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    Gulf Oil Spill Estimates Increase 5 Fold, US Offshore Drilling Questioned

    Last week the Deepwater Horizon semi-submerisble oil rig exploded and subsequently sank on April 22, 2010 in the Gulf of Mexico, 50 miles southeast of Venice, Louisiana. The image above was taken by NASA, clearly depicting the oil slick. Just yesterday the NOAA declared the Gulf of Mexico Oil Spill of 2010  a Spill of National […]

    gulf of mexico oil spill 2010

    Last week the Deepwater Horizon semi-submerisble oil rig exploded and subsequently sank on April 22, 2010 in the Gulf of Mexico, 50 miles southeast of Venice, Louisiana. The image above was taken by NASA, clearly depicting the oil slick. Just yesterday the NOAA declared the Gulf of Mexico Oil Spill of 2010  a Spill of National Significance (SONS): “A spill that, due to its severity, size, location, actual or potential impact on the public health and welfare or the environment, or the necessary response effort, is so complex that it requires extraordinary coordination of federal, state, local, and responsible party resources to contain and clean up the discharge.”

    Unlike the recent GBR tanker that leaked oil relatively near the surface, this Transocean built oil rig is leaking 5,000ft deep. Original estimates placed the leak at 1,000 barrel per day, but this has since been revised to 5,000 barrels or 210,000 gallons per day. The NOAA has stated it is unclear how much of the 710,000 gallons of #2 fuel that was onboard, burned before the rig sank.

    So far 100,000 gallons of chemical dispersements have been applied with more planned. Yesterday burning the oil was tried, removing 100 barrels in 45 minutes. This is the first time this has been done on such a scale in the open ocean. Many people in Louisiana are hopeful this is successful–it is estimated the oil will hit their shoreline in one weeks time, killing a massive amount of sealife. Unfortunately because the leak is so deep, the oil slicks are are much more difficult to burn and can create an incombustible sludge with a mayonnaise like consistency.

    Exxon Valdez of 2010? I hope not, but sadly this is shaping up to be a major marine life epidemic–with the potential to be worse than the Alaskan travesty. Just last month President Obama proposed an offshore drilling plan in hopes of securing some Republican support for a climate change bill. In light of the Gulf of Mexico 2010 spill, Whitehouse Spokesman Robert Gibbs has said,”Could that (the spill) possibly change his viewpoint? Well, of course.”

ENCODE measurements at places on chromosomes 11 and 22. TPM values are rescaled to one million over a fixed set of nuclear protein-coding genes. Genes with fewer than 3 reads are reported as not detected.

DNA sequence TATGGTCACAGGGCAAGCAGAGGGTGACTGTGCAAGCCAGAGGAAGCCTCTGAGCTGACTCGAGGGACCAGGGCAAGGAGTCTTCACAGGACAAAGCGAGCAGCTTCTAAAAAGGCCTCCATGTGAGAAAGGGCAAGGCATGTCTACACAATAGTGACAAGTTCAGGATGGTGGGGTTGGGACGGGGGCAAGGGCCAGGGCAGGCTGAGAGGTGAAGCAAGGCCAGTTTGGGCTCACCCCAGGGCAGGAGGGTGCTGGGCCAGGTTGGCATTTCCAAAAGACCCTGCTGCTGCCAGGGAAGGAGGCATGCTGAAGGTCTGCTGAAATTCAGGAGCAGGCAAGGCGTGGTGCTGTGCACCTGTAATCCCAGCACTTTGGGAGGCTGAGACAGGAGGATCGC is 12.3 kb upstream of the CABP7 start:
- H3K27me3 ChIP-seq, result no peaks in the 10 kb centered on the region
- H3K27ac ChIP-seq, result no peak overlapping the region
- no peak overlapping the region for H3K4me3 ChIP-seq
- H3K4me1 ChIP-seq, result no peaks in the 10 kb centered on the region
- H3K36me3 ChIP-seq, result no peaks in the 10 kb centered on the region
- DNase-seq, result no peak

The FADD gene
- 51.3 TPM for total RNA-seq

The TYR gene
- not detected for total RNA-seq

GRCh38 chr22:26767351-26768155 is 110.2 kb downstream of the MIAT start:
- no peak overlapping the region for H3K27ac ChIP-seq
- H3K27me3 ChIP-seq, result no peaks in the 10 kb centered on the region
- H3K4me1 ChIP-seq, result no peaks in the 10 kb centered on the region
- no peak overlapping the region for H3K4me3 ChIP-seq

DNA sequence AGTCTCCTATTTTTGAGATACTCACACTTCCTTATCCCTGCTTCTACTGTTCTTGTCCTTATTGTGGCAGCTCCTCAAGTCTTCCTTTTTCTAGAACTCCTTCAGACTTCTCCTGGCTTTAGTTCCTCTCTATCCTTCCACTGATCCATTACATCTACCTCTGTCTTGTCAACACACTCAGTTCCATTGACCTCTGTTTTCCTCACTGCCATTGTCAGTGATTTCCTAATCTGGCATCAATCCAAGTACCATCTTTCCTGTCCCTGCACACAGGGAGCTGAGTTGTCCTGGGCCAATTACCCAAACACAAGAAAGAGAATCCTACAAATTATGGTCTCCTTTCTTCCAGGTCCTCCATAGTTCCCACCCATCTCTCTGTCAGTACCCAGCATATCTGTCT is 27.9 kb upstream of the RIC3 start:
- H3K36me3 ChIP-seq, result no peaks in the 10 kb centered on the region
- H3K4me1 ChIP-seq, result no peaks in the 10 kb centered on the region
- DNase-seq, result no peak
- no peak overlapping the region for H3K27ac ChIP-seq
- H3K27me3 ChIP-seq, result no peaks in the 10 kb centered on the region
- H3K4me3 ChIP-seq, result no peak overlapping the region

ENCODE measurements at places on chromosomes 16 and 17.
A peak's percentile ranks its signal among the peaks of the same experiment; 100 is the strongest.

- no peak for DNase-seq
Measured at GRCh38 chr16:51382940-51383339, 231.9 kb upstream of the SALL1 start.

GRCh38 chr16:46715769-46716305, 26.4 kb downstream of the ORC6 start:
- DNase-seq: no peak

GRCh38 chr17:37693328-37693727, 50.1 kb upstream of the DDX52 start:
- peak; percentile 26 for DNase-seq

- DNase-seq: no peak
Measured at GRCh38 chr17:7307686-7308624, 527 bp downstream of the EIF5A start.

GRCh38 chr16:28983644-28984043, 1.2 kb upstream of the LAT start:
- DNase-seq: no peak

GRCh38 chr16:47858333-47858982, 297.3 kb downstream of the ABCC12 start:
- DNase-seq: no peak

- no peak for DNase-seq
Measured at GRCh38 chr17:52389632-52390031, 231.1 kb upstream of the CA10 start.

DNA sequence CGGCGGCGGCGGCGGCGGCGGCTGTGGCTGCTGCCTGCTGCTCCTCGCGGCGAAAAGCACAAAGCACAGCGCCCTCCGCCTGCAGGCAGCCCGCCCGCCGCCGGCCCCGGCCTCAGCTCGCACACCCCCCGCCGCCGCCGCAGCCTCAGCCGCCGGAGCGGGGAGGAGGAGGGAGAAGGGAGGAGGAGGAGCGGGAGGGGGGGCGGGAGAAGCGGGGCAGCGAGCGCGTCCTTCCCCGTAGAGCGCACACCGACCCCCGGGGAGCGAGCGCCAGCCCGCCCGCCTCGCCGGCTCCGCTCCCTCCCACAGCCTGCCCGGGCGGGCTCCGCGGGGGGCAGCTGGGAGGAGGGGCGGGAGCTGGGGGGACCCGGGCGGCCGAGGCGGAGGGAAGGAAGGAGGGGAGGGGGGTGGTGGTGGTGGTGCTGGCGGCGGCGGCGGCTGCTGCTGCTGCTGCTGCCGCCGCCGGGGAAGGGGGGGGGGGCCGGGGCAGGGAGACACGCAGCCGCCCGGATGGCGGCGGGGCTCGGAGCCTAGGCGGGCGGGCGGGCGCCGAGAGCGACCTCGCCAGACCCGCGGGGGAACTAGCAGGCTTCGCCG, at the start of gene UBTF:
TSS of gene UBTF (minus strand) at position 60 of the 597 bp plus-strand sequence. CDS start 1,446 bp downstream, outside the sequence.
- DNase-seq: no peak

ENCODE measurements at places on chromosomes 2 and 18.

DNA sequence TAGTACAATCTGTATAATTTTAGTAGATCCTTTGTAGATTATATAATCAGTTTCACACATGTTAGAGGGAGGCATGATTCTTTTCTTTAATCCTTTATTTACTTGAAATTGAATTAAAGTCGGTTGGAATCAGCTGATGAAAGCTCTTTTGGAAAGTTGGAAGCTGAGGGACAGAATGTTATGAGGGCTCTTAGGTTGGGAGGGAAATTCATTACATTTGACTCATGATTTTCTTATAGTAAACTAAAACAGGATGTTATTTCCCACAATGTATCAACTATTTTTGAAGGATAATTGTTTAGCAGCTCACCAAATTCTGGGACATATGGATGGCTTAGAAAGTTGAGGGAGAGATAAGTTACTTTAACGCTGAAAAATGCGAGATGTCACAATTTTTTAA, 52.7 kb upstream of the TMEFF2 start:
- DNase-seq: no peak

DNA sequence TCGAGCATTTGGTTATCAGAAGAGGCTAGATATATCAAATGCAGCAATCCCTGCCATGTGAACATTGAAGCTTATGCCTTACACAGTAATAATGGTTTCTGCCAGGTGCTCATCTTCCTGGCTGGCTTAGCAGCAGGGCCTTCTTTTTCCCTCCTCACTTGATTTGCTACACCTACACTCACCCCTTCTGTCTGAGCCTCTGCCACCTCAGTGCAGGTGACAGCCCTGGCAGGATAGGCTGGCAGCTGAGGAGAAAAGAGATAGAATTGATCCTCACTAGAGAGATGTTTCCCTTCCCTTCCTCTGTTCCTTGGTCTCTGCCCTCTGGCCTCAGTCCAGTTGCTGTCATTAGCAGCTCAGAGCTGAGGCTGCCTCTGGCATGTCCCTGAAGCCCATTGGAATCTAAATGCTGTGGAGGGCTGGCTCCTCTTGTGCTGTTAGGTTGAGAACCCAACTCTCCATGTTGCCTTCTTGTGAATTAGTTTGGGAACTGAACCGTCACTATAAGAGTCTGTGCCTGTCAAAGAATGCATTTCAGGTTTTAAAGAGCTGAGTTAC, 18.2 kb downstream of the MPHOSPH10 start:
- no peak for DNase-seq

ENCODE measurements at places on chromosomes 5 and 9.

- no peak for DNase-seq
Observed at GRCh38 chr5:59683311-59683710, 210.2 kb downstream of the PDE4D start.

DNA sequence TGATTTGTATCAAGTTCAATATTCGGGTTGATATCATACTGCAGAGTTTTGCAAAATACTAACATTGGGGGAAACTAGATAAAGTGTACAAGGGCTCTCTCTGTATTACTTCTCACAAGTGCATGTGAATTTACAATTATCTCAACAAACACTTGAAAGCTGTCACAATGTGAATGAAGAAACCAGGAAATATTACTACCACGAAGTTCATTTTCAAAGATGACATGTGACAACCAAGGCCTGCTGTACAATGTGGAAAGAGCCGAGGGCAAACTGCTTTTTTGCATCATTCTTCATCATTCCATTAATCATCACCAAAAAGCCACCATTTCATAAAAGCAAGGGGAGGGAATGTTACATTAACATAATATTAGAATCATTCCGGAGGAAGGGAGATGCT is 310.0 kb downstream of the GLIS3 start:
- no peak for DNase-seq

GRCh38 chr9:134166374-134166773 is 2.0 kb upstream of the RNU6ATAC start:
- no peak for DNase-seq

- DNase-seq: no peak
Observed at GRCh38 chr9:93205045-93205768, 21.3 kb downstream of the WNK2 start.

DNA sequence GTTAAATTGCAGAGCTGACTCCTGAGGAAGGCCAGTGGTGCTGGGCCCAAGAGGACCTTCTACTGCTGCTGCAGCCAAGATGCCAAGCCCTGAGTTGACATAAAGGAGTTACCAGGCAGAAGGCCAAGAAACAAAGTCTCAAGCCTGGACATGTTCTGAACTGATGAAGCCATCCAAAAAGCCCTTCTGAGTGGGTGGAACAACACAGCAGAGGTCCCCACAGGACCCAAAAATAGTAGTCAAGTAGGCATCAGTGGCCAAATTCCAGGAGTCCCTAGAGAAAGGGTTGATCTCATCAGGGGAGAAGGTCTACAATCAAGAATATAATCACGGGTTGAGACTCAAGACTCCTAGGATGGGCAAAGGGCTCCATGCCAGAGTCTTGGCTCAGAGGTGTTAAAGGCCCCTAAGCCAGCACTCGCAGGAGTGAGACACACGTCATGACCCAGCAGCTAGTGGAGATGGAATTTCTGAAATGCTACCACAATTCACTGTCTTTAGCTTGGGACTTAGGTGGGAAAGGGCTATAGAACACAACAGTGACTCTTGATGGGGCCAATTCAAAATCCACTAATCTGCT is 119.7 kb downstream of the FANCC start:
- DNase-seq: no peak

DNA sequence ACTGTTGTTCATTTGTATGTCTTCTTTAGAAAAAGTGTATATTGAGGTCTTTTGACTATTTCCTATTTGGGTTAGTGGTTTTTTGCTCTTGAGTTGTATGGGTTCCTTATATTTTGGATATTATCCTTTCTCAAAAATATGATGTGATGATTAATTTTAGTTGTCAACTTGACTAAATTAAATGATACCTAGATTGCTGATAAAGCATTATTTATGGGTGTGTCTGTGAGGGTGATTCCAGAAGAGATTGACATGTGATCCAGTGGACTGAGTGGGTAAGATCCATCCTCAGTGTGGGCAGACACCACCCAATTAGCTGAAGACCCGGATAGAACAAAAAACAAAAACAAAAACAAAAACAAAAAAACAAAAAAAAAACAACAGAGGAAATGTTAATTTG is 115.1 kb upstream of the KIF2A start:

[NOAA, WSJ, Reuters]

    9 Comments

    1. nicholassadaka
      April 30, 2010 at 9:35 AM | Permalink

      This event makes my teeth grind. There's talk of Obama allowing oil “exploration” on the Atlantic coast as well and living in MD, we'd be directly affected and as an early Obama supporter, I'm greatly disappointed to hear this news. His environmental impact thus far has been mixed at best. We've gotta end our oil dependence…it's just nothing but absolute trouble on many levels.

    2. whocares1423
      April 30, 2010 at 10:20 AM | Permalink

      40cfr300.323(a)

      A discharge may be classified as a spill of national significance (SONS) by the Administrator of EPA for discharges occurring in the inland zone and the Commandant of the USCG for discharges occurring in the coastal zone.

    3. duh
      April 30, 2010 at 12:41 PM | Permalink

      Maybe this will put a temporary damper on the “Drill baby, drill!” chanting. I just hope we don't suffer collective amnesia about this once the energy policy debate heats up again.

    4. May 1, 2010 at 9:02 AM | Permalink

      Yeah, lets just let the russians, chinese and rest of the world be the only ones drilling in Gulf. Then buy all our oil from them, that will really make a difference. I think we should shy away from allowing one event (though tragic) to ruin our chances of moving toward energy independence. Sorry to break it to you all but we will be Oil Dependent for a long time, government regulation can't force that change on our markets they have to make the transition to Liquid Karma at their own pace.

    5. treehugger
      May 3, 2010 at 7:22 PM | Permalink

      english please

    6. treehugger
      May 3, 2010 at 7:22 PM | Permalink

      i’m hoping that this be a wake-up call to the government that we need to relie less on oil. we might still be oil dependent, but that doesn’t mean we can’t limit how much we are wasting. once we do run out of the fuel, it won’t devastate us as badly as it would if that day came today.

    7. treehugger
      May 3, 2010 at 2:22 PM | Permalink

      i'm hoping that this be a wake-up call to the government that we need to relie less on oil. we might still be oil dependent, but that doesn't mean we can't limit how much we are wasting. once we do run out of the fuel, it won't devastate us as badly as it would if that day came today.

    8. treehugger
      May 3, 2010 at 2:22 PM | Permalink

      english please

    9. April 10, 2012 at 11:49 AM | Permalink

      Well i hope this i finally fixed with the oil ?

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